jueves, 24 de marzo de 2011

Macchu Picchu and the Sacred Valley

Gen, Ash, Lloyd and I left Cuzco for Macchu Picchu, taking a tour through the spectacular Sacred Valley- at 110 kilometers per hour. The driver inexplicably turned around on our way to the train station, claiming traffic that was apparently conveyed during an active phone call, and retraced our steps back through Cuzco proper, the four of us hang from our oh-shit bars and rather preferring to survive than catch our train. We missed it. The tour company, after some haggling, agreed to pay the upgrade for the next train rather than having us was for a train that would arrive a few hours before our pre-sunrise ascent up to the ruins. The train ride was glorious, following the brown rolling river along the cliffs covered with vines and fragrant flowers, and we were offered quinoa mint salad and a small mashed sweet potato stuffed with strips of grilled meat, perhaps llama. The windows on the roof of the train allowed us to peek up at the rounded mountain tops, imagining Incans using machetes through the thick brush to find the perfect spot to set up an agricultural, spiritual, political, economic and religious center. We arrived in Aguas Calientes, and dreamt of jungles and storytales. It was raining while we waited for the bus at a quarter to five the next morning, but the buzz kept us awake. Our guide told us of its founding by an American history teacher, and how most of the findings still reside in Yale University. While he talked, the steam floated onto, off of, around, and underneath the vegetation on the surrounding mountains, and suddenly, the postcard image appeared, with much more awe and wonder than can be imagined. We wandered amongst the massive stones carved with inginuity and covered with moss, learning about the barbarity of the Spanish conquistadors who failed to find Macchu Picchu (which is actually just the name of the nearest mountain, since history of the name along with many other much desired facts we never passed down from the local Incans who fled into the jungle). The construction was meant to last centuries to the seemingly invincible Incans, who sadly only inhabited the city for less than one hundred years, less time than the time of contruction. Every building was centered around the sun, ancestors, the natural flow of water from the surrounding sources, and the all powerful royalty. The four of us sat on a terrace, took a million pictures, pet a two day old llama, and left a little more spiritual.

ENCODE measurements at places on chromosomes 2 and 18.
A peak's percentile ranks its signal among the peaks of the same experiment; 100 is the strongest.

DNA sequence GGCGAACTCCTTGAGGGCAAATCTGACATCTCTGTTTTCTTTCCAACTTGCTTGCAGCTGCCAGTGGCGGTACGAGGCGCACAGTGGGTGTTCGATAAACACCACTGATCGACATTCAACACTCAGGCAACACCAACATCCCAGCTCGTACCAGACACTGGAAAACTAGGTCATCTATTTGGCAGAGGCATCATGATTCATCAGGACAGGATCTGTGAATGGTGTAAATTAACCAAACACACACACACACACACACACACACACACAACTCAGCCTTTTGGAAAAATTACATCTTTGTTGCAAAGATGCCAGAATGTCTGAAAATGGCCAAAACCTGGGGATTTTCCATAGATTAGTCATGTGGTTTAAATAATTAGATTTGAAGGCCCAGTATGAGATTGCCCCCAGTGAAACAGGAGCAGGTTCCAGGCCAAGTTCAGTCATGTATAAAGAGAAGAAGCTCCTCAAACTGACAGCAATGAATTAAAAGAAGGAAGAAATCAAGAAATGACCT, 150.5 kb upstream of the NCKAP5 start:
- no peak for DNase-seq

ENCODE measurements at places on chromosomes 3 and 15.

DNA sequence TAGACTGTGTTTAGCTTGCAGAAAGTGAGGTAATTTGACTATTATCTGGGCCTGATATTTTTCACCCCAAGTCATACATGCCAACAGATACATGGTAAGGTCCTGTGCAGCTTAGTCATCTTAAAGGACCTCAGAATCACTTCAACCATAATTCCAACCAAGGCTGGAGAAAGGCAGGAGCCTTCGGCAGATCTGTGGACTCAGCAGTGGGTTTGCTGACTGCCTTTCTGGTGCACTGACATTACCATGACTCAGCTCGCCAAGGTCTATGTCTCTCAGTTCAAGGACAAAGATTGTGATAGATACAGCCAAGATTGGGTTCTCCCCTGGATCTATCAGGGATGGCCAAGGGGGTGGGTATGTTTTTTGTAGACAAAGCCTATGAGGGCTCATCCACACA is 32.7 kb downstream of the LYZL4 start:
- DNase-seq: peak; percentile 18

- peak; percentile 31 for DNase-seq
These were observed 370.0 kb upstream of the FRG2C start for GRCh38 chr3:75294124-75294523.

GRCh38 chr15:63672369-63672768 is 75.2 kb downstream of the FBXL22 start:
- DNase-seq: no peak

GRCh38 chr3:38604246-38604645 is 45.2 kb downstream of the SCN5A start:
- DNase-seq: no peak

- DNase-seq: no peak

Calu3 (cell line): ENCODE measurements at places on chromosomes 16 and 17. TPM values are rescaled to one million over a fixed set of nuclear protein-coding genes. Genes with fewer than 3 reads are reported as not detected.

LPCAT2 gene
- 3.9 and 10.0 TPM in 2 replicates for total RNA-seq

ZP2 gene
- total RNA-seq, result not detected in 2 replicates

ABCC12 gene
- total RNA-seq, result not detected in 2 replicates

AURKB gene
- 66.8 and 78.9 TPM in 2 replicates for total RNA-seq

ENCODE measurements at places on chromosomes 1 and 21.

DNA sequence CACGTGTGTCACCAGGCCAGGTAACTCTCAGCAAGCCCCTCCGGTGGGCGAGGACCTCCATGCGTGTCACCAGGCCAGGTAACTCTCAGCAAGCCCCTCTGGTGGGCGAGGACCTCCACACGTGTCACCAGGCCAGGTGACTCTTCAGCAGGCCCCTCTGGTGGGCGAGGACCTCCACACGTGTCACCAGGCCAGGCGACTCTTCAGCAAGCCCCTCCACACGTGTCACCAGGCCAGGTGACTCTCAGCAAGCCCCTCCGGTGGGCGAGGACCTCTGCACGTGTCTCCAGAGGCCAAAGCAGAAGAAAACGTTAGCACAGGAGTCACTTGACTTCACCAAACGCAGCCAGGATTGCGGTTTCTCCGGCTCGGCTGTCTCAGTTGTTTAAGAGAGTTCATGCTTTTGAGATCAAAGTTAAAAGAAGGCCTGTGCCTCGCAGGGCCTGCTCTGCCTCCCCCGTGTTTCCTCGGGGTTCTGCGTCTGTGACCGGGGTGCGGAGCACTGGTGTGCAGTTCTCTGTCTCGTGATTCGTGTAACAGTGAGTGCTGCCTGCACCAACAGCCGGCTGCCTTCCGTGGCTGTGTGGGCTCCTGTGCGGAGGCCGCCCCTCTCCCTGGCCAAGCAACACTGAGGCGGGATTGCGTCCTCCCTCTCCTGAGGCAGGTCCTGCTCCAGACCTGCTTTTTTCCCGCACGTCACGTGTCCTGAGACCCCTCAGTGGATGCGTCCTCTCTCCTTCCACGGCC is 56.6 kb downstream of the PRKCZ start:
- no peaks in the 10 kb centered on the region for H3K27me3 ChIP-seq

1 comentario:

  1. This brings back SO many memories. (And I'm not even including the many, MANY times we sat enjoying Emperor Cuzco -"Oh Yeah!") First of all, the infamous train rides - full of broken air conditioners and beers, made up games involving running from one end of the train to the other without touching anything, inventing future Chinchilla names, and seeing how many playing cards we can stick to our face at any one time. Oh! And the overnight train - need I say more? But also, our joint rainy experience at 5 in the morning. Sitting in a small Thailand town - watching Die Hard and eating roasted chestnuts on Christmas morning.

    Can't wait to travel with you again, sister. I love you!